Why Does a Divorce Take So Long?

The average duration of a divorce in New York is approximately 3 months for uncontested cases and 9 months for contested cases. However, the exact timeline can vary significantly, particularly if there are extensive disagreements.

Several factors can influence the length of divorce proceedings, such as the presence of children, property division, and other related matters. The complexity of the required paperwork and the necessity for the judge to thoroughly review it to ensure compliance with divorce laws and the best interests of the children can extend the time needed to finalize the divorce. Additionally, the court’s schedule can also impact the overall duration of the process.

When spouses are unable to collaborate and resolve crucial issues, resolving these issues falls into the hands of the judge. This not only prolongs the process but also increases legal expenses due to additional fees for document preparation and court appearances.

In cases where disputed assets, such as retirement benefits or real estate investments, are involved, it is common to request appraisals to assign a specific monetary value to these assets. This process can also be both costly and time-consuming.

Each divorce case is unique, and the specific circumstances and complexities involved can impact the overall duration of the divorce. It’s essential to consult with an experienced New York divorce lawyer who can guide you through the process and provide you with more accurate timelines based on your individual situation. Contact Juan Luciano Divorce Lawyer today for a consultation.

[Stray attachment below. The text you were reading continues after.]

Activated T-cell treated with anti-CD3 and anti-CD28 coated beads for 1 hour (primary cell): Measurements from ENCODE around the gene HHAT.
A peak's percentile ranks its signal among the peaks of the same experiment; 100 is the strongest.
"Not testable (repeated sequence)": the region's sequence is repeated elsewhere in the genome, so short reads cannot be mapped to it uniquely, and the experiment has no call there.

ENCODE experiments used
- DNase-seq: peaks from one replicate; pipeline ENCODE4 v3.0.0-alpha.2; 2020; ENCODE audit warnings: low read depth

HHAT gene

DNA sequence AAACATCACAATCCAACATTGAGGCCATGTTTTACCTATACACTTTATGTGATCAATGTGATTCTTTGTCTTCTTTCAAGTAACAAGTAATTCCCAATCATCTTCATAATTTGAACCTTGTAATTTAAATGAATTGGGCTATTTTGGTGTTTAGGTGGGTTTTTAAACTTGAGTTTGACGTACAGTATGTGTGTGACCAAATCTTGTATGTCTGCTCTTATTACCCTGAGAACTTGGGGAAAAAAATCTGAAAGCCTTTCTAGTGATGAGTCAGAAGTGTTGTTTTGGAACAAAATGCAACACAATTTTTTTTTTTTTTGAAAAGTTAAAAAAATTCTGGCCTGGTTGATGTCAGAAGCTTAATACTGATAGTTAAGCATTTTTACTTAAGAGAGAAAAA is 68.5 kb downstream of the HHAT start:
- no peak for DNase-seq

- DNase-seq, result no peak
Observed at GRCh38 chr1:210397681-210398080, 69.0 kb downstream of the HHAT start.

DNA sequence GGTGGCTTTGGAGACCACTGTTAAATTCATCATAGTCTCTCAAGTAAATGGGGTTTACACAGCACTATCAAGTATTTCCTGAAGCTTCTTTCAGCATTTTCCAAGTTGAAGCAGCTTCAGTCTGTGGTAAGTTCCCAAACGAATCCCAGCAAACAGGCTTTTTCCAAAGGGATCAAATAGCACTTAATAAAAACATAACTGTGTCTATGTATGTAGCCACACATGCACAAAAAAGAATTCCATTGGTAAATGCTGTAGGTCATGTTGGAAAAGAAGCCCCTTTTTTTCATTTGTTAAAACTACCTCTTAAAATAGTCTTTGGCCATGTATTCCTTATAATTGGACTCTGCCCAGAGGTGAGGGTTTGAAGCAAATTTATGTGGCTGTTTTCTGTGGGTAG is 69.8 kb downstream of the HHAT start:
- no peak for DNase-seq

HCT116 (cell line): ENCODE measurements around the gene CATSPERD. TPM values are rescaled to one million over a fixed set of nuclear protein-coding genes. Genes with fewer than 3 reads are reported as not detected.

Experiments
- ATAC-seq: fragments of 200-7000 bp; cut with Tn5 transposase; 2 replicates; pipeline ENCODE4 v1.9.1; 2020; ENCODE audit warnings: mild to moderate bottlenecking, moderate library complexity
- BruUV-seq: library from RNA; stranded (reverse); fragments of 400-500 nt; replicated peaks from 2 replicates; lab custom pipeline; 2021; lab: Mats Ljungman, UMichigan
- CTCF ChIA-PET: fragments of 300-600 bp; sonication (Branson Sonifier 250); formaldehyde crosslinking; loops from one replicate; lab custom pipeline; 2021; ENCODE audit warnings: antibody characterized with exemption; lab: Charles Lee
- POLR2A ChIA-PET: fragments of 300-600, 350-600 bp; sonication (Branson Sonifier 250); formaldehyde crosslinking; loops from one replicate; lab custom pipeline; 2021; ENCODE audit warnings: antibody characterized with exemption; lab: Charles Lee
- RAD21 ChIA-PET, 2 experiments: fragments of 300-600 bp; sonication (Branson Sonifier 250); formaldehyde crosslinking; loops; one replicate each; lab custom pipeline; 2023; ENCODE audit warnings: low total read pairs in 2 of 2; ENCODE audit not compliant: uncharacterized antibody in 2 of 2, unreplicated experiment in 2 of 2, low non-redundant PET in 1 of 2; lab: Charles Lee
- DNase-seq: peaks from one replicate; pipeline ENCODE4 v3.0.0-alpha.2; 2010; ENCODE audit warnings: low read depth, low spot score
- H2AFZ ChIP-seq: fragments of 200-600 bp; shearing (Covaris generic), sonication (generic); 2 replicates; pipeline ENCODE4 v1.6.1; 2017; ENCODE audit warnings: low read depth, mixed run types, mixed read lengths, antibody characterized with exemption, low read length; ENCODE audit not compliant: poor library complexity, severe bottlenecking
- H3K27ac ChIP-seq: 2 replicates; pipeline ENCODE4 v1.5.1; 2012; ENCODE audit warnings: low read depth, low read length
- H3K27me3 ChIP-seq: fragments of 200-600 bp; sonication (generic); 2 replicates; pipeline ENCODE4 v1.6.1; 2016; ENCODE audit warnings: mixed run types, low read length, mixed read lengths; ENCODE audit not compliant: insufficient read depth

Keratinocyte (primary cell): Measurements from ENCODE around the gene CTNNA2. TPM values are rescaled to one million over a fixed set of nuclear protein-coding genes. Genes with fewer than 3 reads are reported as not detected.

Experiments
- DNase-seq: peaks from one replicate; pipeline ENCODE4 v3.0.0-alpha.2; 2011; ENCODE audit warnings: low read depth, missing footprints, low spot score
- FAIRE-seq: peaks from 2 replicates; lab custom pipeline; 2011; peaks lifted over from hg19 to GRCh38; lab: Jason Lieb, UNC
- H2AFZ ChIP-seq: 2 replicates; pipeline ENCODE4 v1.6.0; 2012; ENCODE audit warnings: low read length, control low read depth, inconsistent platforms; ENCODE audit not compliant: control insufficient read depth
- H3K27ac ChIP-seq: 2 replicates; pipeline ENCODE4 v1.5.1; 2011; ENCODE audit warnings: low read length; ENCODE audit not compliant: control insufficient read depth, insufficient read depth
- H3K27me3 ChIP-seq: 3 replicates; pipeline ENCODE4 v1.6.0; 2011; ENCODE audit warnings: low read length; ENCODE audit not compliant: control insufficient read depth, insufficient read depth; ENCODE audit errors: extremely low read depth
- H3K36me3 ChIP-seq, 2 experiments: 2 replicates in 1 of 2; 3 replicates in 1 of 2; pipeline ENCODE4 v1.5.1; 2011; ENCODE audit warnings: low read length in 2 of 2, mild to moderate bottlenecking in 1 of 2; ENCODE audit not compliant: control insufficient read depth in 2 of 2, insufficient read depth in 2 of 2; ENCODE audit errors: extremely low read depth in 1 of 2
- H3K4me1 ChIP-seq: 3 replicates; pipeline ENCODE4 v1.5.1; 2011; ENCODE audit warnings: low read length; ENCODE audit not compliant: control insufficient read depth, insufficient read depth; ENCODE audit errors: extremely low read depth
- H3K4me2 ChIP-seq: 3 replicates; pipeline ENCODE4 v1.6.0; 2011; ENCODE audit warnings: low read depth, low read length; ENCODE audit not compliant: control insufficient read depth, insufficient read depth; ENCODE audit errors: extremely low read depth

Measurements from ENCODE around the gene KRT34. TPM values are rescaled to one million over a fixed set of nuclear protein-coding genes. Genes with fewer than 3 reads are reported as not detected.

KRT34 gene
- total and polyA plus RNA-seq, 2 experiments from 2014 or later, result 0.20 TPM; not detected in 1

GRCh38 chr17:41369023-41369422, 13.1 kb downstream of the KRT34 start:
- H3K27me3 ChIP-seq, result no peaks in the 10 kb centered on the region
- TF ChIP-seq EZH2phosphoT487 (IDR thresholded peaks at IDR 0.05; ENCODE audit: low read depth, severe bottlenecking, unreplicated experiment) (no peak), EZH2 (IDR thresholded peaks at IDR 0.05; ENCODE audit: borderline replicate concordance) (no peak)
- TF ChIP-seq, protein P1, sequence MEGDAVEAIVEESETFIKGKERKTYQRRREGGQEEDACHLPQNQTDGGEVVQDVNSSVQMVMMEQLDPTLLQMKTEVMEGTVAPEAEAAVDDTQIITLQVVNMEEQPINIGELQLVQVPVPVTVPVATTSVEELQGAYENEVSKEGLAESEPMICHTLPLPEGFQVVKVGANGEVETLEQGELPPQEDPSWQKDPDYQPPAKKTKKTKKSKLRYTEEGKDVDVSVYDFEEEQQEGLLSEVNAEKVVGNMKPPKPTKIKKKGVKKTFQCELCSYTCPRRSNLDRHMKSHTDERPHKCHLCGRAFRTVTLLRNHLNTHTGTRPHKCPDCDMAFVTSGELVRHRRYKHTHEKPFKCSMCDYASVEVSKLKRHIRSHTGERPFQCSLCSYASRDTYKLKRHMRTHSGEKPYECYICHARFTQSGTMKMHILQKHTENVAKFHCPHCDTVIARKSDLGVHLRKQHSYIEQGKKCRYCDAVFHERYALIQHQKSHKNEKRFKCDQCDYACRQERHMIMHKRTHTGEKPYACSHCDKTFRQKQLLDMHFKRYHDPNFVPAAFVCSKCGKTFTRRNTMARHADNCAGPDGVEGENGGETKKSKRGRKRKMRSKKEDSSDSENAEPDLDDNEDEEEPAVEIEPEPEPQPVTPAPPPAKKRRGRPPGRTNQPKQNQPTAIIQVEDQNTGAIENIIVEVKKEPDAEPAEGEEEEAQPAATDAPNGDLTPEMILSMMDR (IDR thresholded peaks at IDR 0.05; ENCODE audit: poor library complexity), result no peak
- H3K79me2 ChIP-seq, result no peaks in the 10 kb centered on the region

Does A Contested Divorce Mean You Have To Go To Trial At Divorce Court?

No, not all contested divorces end up in divorce court. In fact, most contested divorces end up settling before having to go to court. If both spouses are able to come to an agreement during the settlement phase of the divorce process, then there is no longer a need for the case to go to trial. The spouse’s attorneys will be able to complete and file the necessary paperwork to finalize the divorce. If the spouses are unable to come to an agreement, then the case will move to trial, where all evidence and claims will be presented to a judge, and the judge will make all the final decisions of the divorce.